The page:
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Letter to the Editor,

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July 16, 2019 marked the 40th year since the worst radioactive “accident” in United States history which happened at the United Nuclear Corporation’s Northeast Church Rock, N.M. uranium mine site on July 16, 1979 when over 1,100 tons of solid radioactive mill waste and more than 94 million gallons of acidic radioactive uranium tailings spilled into the Rio Puerco River and flowed down stream through Gallup, N.M. and 14 Navajo communities into Arizona.

To date, there has been no reclamation or no studies on the impacts on local water systems and People’s health or how far the deadly contamination went. UNC was never held accountable and sold its interests to General Electric.

Over 200 people participated in the 40 Year Commemoration Walk on July 13th and throughout the day, speakers shared their testimonies, gave presentations and heard from representatives, from Senator Tom Udall, the Navajo Nation Diné Uranium Remediation Advisory Commission, Southwest Information and Research Center, the New Mexico Environmental Law Center and Advocates. On July 14, over 120 attended the Nuclear Nation Film Showing held at the El Morro Theatre.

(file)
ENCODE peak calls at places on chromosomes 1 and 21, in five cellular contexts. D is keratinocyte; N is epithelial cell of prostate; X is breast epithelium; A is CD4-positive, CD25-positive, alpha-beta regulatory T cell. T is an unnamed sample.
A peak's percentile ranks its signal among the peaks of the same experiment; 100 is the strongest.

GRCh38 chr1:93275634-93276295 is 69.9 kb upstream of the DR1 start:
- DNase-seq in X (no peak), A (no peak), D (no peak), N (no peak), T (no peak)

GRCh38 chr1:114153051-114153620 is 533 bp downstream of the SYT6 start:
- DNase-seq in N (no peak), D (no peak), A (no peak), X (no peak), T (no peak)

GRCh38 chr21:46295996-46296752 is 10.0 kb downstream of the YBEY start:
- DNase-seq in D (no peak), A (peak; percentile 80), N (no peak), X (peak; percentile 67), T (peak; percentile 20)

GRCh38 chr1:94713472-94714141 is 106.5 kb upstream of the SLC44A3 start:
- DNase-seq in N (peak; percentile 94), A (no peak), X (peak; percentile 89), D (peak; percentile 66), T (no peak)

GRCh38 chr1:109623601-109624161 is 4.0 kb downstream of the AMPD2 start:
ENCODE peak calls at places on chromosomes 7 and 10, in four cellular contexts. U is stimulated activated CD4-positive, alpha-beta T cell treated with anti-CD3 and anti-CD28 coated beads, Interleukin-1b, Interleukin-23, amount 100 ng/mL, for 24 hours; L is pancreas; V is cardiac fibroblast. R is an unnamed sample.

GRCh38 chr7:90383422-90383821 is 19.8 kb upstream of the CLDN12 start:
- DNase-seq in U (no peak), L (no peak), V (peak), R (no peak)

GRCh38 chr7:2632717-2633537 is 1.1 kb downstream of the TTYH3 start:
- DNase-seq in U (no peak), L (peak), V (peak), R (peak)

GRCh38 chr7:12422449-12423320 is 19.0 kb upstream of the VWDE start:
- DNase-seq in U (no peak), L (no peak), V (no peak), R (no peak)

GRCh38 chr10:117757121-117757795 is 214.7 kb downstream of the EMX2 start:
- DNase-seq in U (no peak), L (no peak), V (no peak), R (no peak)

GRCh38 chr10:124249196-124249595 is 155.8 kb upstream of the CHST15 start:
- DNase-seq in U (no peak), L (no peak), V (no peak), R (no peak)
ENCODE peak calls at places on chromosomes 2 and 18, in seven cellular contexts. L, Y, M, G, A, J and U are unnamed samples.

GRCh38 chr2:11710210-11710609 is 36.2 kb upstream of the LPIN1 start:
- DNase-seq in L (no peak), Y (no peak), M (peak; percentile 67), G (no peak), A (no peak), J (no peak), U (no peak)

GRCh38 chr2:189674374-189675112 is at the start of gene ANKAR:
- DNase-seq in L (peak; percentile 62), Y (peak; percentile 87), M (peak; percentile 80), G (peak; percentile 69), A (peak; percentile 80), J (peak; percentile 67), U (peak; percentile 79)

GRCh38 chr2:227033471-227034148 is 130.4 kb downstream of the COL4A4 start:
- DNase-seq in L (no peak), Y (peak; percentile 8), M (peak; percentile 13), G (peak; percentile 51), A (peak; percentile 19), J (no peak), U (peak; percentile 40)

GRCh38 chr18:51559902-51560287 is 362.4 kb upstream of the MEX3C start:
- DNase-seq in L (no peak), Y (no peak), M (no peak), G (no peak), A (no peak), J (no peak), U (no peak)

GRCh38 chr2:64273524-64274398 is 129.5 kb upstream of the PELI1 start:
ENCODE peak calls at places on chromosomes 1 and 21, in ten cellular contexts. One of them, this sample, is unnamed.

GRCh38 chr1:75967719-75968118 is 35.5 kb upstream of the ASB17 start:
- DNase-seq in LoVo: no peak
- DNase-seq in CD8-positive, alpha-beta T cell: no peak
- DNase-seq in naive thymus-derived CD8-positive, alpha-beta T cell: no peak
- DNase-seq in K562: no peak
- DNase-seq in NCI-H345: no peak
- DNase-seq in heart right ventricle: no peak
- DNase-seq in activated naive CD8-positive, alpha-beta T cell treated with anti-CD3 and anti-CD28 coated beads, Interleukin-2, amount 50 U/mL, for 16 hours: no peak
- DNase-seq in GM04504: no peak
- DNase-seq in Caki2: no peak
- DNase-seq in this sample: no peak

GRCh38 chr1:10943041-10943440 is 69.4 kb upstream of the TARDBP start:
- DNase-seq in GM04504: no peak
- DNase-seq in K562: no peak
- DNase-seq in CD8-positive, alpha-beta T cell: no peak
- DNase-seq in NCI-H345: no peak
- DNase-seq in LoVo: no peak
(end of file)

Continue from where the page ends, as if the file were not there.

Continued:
Sadly, at the 40 Year Commemoration of the Church Rock Spill, held on July 13 and 14, no one from the Office of the Navajo Nation President and Vice-President and the Speaker of the Navajo Nation Council or any of the 24 NNC Delegates came out to join the Community of Red Water Pond Road. The site remains on a U.S. Environmental Protection Agency “Superfund” site on the National Priority List and with Andrew Wheeler, a former Coal lobbyist as the Director appointed by Donald Trump, the prospects for clean up anytime soon are bleak.

Concerning the question of the region’s sole source of drinking water, the Westwater Canyon Aquifer, the legal battle continues as the aquifer supplies water to 15,000 people in this arid region. A regional organization, Eastern Navajo Diné Against Uranium Mining (ENDAUM), is also concerned about the effects of releases of radioactive materials on people who live in Crownpoint within a mile of a proposed central processing plant. The proposed uranium processing plant, located in the village of Crownpoint near schools, churches, and homes, also poses a risk of air contamination.

In Church Rock, ENDAUM has engaged the services of scientific and legal experts who have been testifying for years about the dangers of the proposed In-situ Leach (ISL) mining in hearings before the Nuclear Regulatory Commission. On the Navajo Nation, there are over 500 abandoned uranium mines that have never been reclaimed and many remain exposed to the elements and Navajo residents who reside near the mine sites.

ENDAUM’s major technical concern with ISL uranium mining is that no In-Situ Leach uranium mining operation in the United States, has ever restored groundwater to pre-mining conditions. With that in mind, we remain committed to opposing the reactivation of any uranium mining near Crownpoint and Church Rock, N.M. Thank you very much to everyone who came out in solidarity and support.

Mervyn Tilden
Church Rock, NM